Thursday, September 6, 2007

Joe the Star Guy

Just after 10 p.m., a tired group of students and their parents walked slowly up Back Ridge, heading for the highest point on The Mountain Institute’s high plains. As the group approaches the crest of the ridge, they can make out the shadow of their objective, Back Ridge Observatory. Once there, they are greeted by a tall, excited man that seems very happy to see everyone. He welcomes the group, introduces himself and begins to point out stars, planets, and constellations throughout the night sky. The group soon moves inside where they gaze through a telescope so large that they must climb a ladder to reach the eye piece. The night sky is crystal clear, brilliant, with no light expect for that of the millions of stars shimmering light years away.

The man is Dr. Joe Morris and Back Ridge Observatory is his creation, his vision become reality. The group, organized by Johns Hopkins University, had members from all over the eastern United States, none whom had ever seen a night sky as magnificent as it was that summer night. It was the pilot run of the observatory and ran seamlessly.

The Mountain Institute’s Spruce Knob Mountain Center is located in the heart of the Monongahela National Forest and provides visitors with ‘the darkest skies east of the Mississippi River. Many visitors immediately realize what a unique experience this provides for astronomy; Joe Morris realized this nearly a decade ago. “Urban dwellers are gradually being robbed of the pleasure of seeing the beautiful night sky,” wrote Joe in a letter to TMI headquarters. One night while sharing observations with a group of TMI students, he watched and listened to them, in awe of the sparkling stars and deep sky objects that they had never been able to see before because of light pollution. Light pollution exists in areas where there is a significant amount of outdoor lighting at night, usually in and near urban areas. The glow reaches up into the night sky and drowns out the light of the stars and planets. When he saw the students’ reactions, Joe realized that astronomy fits in very well with TMI’s mission in Appalachia.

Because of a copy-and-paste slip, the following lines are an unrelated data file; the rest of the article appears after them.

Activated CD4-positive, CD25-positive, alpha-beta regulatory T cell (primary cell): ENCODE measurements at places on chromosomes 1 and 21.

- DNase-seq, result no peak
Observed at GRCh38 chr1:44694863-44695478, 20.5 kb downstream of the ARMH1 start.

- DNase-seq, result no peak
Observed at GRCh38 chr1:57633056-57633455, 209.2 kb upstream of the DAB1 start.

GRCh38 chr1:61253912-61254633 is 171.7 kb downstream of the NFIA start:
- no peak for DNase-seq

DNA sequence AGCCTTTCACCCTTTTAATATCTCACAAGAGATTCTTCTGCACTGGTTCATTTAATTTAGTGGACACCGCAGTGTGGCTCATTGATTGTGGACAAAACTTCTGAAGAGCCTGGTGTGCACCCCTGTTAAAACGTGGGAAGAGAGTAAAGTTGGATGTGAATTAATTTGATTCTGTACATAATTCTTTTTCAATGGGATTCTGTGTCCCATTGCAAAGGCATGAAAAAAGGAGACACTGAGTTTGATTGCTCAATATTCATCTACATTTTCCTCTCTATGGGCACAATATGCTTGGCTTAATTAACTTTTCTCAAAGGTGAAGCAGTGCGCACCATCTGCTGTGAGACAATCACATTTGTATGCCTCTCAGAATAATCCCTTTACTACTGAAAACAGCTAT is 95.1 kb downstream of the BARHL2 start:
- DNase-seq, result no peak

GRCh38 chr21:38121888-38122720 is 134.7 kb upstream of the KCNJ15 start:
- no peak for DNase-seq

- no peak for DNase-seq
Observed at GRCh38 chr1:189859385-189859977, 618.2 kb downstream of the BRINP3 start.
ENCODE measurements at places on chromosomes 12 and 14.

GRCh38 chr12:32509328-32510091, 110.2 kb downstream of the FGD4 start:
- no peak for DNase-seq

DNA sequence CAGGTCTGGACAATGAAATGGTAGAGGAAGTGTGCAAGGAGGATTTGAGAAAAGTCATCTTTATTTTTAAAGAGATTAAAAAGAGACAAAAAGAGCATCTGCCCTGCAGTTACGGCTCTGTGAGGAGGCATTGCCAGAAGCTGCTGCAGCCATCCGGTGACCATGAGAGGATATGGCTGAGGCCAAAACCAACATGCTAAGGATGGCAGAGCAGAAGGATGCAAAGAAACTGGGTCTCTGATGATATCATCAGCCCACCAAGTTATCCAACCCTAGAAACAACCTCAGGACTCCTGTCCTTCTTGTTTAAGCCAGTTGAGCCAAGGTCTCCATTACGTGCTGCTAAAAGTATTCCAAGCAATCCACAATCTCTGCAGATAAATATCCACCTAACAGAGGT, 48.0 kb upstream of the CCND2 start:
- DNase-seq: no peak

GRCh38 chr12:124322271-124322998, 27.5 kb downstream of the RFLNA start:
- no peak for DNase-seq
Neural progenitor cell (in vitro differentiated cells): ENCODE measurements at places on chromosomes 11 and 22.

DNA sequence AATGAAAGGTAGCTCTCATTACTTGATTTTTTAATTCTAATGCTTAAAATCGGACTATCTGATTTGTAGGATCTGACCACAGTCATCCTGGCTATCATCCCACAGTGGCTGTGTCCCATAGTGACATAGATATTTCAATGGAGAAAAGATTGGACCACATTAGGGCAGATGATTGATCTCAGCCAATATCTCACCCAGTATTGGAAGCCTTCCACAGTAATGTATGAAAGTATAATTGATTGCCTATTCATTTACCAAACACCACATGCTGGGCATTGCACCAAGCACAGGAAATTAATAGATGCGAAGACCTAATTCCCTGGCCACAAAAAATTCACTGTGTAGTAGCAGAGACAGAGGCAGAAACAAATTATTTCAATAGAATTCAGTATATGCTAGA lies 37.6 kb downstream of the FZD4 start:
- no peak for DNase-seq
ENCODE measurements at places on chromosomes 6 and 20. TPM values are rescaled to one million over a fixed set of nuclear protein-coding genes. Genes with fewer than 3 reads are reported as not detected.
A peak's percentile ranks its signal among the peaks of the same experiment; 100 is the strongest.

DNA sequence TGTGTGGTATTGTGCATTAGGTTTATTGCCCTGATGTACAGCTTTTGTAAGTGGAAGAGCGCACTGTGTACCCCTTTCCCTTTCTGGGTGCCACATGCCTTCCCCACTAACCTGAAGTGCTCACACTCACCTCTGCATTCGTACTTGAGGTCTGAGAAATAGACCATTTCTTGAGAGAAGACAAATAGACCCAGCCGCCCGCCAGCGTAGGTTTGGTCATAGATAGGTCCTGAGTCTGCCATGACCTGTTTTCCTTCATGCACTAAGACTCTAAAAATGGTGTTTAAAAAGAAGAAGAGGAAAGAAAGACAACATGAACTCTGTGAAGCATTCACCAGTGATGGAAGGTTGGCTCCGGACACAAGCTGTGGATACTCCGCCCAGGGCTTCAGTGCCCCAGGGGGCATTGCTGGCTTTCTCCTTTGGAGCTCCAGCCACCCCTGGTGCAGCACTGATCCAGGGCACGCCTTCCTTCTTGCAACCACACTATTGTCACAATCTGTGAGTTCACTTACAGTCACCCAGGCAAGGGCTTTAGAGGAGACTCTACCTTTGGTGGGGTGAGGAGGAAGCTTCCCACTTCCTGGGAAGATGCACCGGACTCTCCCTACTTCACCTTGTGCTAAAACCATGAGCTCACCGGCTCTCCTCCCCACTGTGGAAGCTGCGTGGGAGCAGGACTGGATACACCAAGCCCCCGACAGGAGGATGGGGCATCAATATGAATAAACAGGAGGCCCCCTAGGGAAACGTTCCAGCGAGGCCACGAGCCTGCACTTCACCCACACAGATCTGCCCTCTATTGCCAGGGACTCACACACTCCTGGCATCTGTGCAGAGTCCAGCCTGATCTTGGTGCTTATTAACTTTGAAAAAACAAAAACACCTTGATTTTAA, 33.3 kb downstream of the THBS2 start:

To learn more check out the fall edition of the Spruce Knob News. If you don't get the SK News, then email Josh Nease and demand that you be put on the list immediately. His email is Article by Josh Nease.

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